Mobile phone base stations
Mobile communication networks have operated in various forms for more than 50 years. However, with the introduction of cellular mobile telephone networks in Australia in 1987 and the ready availability of mobile phones, the use of mobile telephone services has expanded rapidly. Consequently, mobile phone base stations have become a common sight around cities and along highways.
Concerns have been raised about whether exposure to radiation from the base stations may have an adverse effect on human health.
Base stations produce radiofrequency (RF) radiation that is part of the electromagnetic radiation spectrum. Most of the aerials on base stations transmit and receive RF radiation at frequencies between 870 and 960 megahertz (MHz).
RF radiation in the environment is also produced in varying amounts by radio and television towers, CB and UHF aerials, pager services, as well as cordless phones and some remote controlled devices. A ‘background’ of RF radiation from these devices and also a small component from natural sources such as the human body and the sun was in the environment even before mobile telephone networks began.
The design and installation of the antenna determines the distribution pattern of the RF radiation transmitted from the base station. The RF radiation is normally directed at or just below the horizon. Although in general the exposure level decreases with increasing distance, this is not necessarily the case in areas close to the base station.
For example, the exposure level immediately below a base station can be much lower than the level a few hundred metres away from the direction of the aerials. The presence of trees, hills, buildings and other structures can distort the RF radiation causing variations in its strength.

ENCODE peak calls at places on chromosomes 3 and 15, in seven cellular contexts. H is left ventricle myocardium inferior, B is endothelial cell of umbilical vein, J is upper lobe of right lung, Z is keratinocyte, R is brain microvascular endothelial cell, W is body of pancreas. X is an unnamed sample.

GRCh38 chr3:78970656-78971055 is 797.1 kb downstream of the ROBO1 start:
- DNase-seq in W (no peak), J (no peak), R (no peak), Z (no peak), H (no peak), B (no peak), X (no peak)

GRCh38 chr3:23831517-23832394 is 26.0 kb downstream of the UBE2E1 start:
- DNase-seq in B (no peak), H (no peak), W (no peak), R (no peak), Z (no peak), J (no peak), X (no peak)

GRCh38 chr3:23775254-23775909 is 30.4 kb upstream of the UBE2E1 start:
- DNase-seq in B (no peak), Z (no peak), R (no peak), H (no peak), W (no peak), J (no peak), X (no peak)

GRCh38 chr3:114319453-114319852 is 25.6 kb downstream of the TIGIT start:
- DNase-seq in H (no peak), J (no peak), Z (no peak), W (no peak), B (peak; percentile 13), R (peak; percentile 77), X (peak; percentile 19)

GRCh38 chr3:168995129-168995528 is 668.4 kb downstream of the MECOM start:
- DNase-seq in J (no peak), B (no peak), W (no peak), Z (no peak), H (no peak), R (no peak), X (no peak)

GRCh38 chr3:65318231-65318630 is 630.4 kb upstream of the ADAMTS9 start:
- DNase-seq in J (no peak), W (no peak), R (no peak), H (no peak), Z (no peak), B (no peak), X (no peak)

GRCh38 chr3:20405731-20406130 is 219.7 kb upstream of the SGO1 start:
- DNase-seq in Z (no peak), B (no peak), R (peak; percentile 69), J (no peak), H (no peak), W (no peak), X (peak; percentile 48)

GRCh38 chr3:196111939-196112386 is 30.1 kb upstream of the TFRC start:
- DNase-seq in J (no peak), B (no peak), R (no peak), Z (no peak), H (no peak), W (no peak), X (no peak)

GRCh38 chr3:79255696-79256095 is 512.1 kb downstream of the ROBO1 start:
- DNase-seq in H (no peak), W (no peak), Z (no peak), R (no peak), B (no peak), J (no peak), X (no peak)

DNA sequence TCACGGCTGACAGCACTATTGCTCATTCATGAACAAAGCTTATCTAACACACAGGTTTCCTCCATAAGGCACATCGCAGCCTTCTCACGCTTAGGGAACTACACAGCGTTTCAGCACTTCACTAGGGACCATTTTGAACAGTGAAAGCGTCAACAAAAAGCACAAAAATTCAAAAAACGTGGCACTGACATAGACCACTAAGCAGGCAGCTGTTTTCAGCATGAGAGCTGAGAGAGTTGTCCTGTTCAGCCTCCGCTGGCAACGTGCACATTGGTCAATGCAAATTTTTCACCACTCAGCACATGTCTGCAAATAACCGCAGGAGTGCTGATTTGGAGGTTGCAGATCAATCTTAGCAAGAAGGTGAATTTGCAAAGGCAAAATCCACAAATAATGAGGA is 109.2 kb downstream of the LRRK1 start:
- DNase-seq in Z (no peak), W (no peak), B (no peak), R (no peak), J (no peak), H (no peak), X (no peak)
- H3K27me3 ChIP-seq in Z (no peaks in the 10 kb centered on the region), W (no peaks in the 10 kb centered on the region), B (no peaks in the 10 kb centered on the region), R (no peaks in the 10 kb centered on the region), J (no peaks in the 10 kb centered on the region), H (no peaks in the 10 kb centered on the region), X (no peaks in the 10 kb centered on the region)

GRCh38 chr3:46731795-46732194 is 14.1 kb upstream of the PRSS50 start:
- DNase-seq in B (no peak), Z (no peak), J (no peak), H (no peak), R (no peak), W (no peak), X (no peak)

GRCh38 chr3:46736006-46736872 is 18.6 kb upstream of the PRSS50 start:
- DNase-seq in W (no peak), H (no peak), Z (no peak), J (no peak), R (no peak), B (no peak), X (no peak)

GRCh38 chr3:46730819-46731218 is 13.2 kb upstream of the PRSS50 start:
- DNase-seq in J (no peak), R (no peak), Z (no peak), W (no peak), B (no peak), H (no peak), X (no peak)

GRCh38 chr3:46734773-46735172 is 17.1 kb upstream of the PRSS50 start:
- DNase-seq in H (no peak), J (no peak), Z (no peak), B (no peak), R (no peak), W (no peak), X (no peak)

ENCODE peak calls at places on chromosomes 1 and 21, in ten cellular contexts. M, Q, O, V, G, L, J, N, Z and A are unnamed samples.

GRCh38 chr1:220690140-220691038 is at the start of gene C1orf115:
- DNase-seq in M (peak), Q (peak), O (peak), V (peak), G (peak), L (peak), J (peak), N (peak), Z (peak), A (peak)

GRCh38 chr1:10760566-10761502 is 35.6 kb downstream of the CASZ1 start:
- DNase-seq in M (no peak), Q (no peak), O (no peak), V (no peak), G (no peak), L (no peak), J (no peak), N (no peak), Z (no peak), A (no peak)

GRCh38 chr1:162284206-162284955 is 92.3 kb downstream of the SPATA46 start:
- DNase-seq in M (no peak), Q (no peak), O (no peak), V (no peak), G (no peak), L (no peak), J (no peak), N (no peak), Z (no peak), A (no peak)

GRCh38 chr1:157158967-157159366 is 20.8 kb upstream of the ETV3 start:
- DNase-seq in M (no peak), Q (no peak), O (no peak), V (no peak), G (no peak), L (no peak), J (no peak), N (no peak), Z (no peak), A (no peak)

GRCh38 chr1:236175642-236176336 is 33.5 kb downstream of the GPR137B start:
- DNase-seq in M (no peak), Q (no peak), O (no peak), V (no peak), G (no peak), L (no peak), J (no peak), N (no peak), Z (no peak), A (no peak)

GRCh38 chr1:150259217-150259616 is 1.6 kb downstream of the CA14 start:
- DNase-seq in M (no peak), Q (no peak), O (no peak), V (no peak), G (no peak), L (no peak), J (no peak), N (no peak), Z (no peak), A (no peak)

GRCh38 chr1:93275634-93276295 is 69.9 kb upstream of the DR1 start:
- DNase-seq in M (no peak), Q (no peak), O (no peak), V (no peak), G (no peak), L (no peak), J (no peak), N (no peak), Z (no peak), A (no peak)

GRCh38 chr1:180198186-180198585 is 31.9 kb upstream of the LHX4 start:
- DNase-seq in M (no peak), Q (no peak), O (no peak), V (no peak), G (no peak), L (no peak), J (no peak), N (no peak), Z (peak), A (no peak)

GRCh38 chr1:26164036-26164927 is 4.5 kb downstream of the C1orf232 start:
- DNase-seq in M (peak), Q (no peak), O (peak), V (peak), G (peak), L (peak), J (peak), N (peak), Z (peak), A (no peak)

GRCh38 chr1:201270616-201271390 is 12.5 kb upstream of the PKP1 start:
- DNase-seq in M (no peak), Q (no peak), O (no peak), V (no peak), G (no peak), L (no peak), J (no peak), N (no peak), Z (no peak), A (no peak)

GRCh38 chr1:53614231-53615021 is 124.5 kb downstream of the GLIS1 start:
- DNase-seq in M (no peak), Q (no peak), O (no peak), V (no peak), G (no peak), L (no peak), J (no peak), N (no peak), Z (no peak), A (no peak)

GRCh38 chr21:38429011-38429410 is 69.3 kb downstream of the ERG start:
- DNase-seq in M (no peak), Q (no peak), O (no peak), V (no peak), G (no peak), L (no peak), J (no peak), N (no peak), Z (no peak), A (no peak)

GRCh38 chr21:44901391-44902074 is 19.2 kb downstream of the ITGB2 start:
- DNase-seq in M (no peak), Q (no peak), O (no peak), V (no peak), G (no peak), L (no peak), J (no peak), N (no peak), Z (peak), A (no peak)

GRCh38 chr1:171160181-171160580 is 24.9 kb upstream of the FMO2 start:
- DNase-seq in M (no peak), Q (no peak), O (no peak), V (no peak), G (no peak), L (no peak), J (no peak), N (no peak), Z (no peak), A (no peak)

Scientists have known for a long time about the ability of RF radiation to cause heating, which can lead to severe health effects on the body such as fatigue, reduced mental concentration and cataracts, if exposed to very high levels. These effects are known as thermal effects, some of which can be created by subjecting a person to a warm environment.
The Radiation Protection Standard for Maximum Exposure Levels to Radiofrequency Fields–3 kHz to 300 GHz (2002) specifies limits on public exposure to RF radiation from various sources, including mobile phone base stations. The level at which these limits are set is much lower than the levels at which any thermal (heating) effects can occur. All base stations must comply with this standard. Only at a distance closer than a few metres directly in front of an antenna would the limit be exceeded.
Of course, these antennas are located high up on towers and buildings, which have restricted access. At ground level, RF radiation levels are very much lower than the limit specified in the standard (typically less than 1/10,000 of this limit).
Other effects, such as changes to cell membrane permeability that cannot be explained by induced heating are the subject of further studies. There has been no conclusive evidence to date that these non-thermal effects result in injury to tissue. Furthermore, these effects take place at exposure levels at or near the limits set in the standard and not at the much lower exposure levels surrounding base stations.
In recent years attention has been focused on the possibility that long-term exposure to low levels of RF radiation may be responsible for serious health effects, such as cancer.
Of the many studies into possible health effects that have been completed, only a small number have looked at exposure to low levels of RF radiation over a long period of time. These studies found no conclusive evidence of ill effects, even though the exposed populations were subjected to higher RF radiation levels than would be received near a base station.
It may be significant that incidence rates of those cancers on which attention has been focused have not changed much in the last 50 years (some have actually decreased), even though the use of RF radiation has increased in our society.
Although more research into the effects of RF radiation is being undertaken to answer unresolved questions, there is no convincing evidence that prolonged exposure to very low levels of RF radiation causes any adverse health effects. Note that it is a requirement of the ACMA (see 'Further information' below) that mobile phone towers be designed and operated such that RF radiation exposure is minimised.
For further information please contact the Radiation Protection Branch.
- The Stewart Report of the UK's Independent Expert Group on Mobile Phones
- The Australian Communications and Media Authority deployment of mobile phone towers